Photo // Lucie Cooper, a senior visual student from Jackson, MS, demonstrates an audio tour of art by senior Elizabeth Wynne, a visual student from Pickens, on display at Mississippi School of the Arts. Audio tours are most known in art galleries and museums around the world, but MSA students will get the opportunity to experience the same concept here in high school.
When registering for a self-guided tour at major art and historical museums, another option is usually offered. Audio tours, the use of an audio player device for interaction, have been incorporated as curator guides for years, but rarely seen outside of major cities.
Mississippi School of the Arts (MSA) will test this tour option at an upcoming showcase to begin November 1st at the Lincoln-Lawrence-Franklin Regional Public Library in Brookhaven, MS. In a direct collaboration with the MSA Technology Department, a mobile-sized web site was created for audio tracks to be housed and showcased.
“This is unique and will be offered for the first time. I want to give junior and senior students some technological experience and knowledge of audio tours and let them see how audio tours work. Then, maybe, they can apply the knowledge to their future projects either here at MSA, at the college level or in their workplace,” said Patrick Brown, MSA’s technology coordinator.
According to Brown, the recording sessions have been enriching. “We are looking forward to a great learning experience and a positive outcome by the community. I’ve enjoyed recording the students and hearing their stories,” he said.
When visitors arrive to the public library in Brookhaven, they’ll enter the Vernon Room and scan a posted Quick Response (QR) code using their smartphone or tablet computer with internet access. A QR code is similar to a barcode of sorts, storing URLs and other information of interest. QR codes are growing in popularity at conference events, magazines, billboards, web pages, and even embroidered items. The exhibition’s QR code will launch a special web site containing the audio library of the exhibit. From there, visitors can walk up to each exhibit and listen to the tour with personal headphones.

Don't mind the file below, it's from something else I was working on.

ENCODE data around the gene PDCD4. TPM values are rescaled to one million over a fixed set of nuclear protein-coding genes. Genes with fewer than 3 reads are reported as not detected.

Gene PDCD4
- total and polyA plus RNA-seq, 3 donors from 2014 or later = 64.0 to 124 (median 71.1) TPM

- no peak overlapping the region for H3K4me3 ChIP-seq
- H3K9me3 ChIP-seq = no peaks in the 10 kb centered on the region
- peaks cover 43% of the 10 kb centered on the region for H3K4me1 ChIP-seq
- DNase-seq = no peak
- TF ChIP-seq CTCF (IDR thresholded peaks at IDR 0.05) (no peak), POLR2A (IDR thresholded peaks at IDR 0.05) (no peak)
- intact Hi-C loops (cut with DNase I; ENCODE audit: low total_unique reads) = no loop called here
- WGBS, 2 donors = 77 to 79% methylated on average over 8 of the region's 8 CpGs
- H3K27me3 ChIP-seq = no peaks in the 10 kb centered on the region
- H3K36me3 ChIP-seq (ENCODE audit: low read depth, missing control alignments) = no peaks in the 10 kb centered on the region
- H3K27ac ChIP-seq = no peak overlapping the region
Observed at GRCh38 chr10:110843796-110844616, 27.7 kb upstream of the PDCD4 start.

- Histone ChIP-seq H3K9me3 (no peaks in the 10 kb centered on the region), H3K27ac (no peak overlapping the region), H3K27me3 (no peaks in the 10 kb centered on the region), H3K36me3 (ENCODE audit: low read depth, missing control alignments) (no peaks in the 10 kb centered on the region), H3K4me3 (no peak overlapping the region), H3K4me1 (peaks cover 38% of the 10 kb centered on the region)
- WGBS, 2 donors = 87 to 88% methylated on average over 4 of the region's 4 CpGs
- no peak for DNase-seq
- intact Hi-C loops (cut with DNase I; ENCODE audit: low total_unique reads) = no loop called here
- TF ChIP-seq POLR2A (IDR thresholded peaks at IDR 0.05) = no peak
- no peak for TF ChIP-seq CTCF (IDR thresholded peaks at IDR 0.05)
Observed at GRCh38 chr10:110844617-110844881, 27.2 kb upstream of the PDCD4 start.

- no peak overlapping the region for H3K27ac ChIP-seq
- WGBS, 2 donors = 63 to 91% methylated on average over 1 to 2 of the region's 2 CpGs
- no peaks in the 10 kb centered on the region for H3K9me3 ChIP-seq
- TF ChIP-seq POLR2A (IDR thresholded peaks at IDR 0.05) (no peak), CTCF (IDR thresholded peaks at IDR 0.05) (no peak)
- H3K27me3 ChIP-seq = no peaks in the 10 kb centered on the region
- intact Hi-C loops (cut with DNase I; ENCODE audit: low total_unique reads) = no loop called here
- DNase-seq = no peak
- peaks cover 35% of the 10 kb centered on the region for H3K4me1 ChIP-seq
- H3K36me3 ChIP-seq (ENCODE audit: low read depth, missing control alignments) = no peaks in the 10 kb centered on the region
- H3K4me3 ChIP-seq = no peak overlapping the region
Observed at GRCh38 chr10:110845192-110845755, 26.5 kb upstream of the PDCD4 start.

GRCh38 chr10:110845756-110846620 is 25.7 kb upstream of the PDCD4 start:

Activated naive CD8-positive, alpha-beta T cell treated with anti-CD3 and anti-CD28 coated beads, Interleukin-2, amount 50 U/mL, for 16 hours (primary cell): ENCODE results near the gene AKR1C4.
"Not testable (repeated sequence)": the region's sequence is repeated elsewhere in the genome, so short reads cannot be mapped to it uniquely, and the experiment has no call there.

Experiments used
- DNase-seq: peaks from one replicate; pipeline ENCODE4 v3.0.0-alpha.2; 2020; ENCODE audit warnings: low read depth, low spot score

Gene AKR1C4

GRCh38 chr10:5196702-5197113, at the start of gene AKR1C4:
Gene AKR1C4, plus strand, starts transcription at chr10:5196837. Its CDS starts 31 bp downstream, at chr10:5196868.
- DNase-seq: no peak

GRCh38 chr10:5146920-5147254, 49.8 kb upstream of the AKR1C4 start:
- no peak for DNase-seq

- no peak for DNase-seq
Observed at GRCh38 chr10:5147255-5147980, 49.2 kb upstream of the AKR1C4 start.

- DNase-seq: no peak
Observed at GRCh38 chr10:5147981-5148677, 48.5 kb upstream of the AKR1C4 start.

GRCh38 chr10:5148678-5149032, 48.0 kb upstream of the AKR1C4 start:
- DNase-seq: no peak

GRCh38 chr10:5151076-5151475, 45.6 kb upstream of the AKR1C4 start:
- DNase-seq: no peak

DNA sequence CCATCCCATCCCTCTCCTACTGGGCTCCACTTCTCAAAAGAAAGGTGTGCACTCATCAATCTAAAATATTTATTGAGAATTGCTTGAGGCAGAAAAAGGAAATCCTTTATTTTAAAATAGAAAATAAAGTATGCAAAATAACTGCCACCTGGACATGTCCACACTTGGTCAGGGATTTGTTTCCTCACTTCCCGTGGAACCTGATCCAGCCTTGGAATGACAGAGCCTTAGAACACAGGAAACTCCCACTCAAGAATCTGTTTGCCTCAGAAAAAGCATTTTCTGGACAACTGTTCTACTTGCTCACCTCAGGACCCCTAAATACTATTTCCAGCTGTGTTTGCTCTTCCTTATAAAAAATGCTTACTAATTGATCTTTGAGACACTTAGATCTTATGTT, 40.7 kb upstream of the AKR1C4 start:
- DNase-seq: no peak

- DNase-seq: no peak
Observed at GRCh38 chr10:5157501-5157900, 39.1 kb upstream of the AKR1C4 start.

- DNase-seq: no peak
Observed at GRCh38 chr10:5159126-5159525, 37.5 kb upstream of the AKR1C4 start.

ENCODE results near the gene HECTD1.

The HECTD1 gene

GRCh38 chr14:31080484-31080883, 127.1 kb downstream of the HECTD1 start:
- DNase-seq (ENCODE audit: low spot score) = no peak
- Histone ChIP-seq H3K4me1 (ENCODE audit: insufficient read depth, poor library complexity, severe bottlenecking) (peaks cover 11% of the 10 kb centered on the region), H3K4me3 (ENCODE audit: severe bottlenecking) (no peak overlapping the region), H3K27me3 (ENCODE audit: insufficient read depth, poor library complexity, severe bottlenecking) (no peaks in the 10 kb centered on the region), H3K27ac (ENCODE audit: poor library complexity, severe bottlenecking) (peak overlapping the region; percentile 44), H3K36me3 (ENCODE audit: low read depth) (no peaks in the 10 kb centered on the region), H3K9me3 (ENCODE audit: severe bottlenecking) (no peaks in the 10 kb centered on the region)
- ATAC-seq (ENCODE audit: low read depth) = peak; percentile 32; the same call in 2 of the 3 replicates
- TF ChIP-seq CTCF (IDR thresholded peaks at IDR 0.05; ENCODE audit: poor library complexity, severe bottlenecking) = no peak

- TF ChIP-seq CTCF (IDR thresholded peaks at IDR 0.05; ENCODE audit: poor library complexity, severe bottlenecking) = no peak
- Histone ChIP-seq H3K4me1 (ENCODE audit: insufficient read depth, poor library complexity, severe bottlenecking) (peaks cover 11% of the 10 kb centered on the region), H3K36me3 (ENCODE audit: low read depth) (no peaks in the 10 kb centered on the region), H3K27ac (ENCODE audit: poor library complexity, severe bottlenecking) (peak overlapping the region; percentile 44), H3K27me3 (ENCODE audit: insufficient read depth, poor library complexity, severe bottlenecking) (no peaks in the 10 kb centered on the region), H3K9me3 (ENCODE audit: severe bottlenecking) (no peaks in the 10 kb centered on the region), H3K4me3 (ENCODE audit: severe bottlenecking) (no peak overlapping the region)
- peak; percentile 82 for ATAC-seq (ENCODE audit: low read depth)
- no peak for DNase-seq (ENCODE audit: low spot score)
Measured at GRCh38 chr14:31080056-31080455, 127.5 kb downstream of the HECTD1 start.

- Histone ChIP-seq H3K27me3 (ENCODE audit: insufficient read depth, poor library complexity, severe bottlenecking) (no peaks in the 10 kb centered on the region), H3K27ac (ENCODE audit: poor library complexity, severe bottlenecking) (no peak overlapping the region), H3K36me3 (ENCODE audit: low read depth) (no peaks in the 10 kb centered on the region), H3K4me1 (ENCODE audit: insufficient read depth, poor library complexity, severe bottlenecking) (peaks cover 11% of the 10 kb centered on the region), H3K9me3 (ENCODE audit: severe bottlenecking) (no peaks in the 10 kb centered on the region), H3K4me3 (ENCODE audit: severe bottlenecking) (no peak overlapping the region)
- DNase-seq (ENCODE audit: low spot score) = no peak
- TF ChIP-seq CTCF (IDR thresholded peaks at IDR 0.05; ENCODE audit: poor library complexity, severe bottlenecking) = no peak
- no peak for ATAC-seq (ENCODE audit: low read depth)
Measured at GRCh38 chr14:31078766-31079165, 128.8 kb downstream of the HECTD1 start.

The exhibition, “A Self-Portrait,” gives visitors a facial look from the artist’s perspective. The idea is to record each student in their own voice while guests look at their portrait artwork. The perception draws a closer connection between the artist and the guest, especially when you hear the actual voice of the artist.
“The audio tours will help our students by allowing their voice to be heard. It will put a name with their art and it will give them more exposure with the public. I have never experienced any audio tours at any college or any showcase that I have ever attended, and the only museums that I have ever witnessed any audio tours were at history museums,” said Maurice Calvert, an instructor in MSA’s visual arts department.
Audio tours don’t have to be connected only with museums and galleries. Cities and tourism development agencies have created tours to showcase downtown attractions and even national parks. Audio tours can draw revenue, too. Although our tours will be free, most art galleries and museums start at $5.00 for rental of audio devices and headphones, but revenue generating extends outside of museums. This site, for instance, allows you to create and sell audio tours for basically any location in the world. Essentially, it’s an online platform for digital audio storytellers (https://www.voicemap.me).
“The concept of the audio tours has changed over the years. When I was a young child, I remember wearing headphones and listening to a cassette tape tour that guided me through the galleries. Some museums were fortunate to have a choice of adult tours and tours for children. Now, technology has changed to the point that museums can be completely interactive and immersive. Museums strive to engage viewers in an experience that allows each person to individually participate in the artwork. With our students at MSA, we have created a showcase of self-portraits that not only visually tell stories about each student, but also allow the viewer to hear the stories of each student in their own voice,” said Kelly Varner, an instructor in MSA’s visual arts department.
“My goal as an educator is to introduce the students to this technology and to see what they will design in the future. Each of our students will design a showcase while they are here, and many will utilize technology like this to further tell their stories,” she said.
Visitors to the gallery should be prepared to bring a smartphone or tablet with internet access and personal headphones. We ask that headphones be worn during the tour so other visitors and public library patrons will not be distracted.
The exhibit and audio tour will begin November 1st and end November 29th, 2018.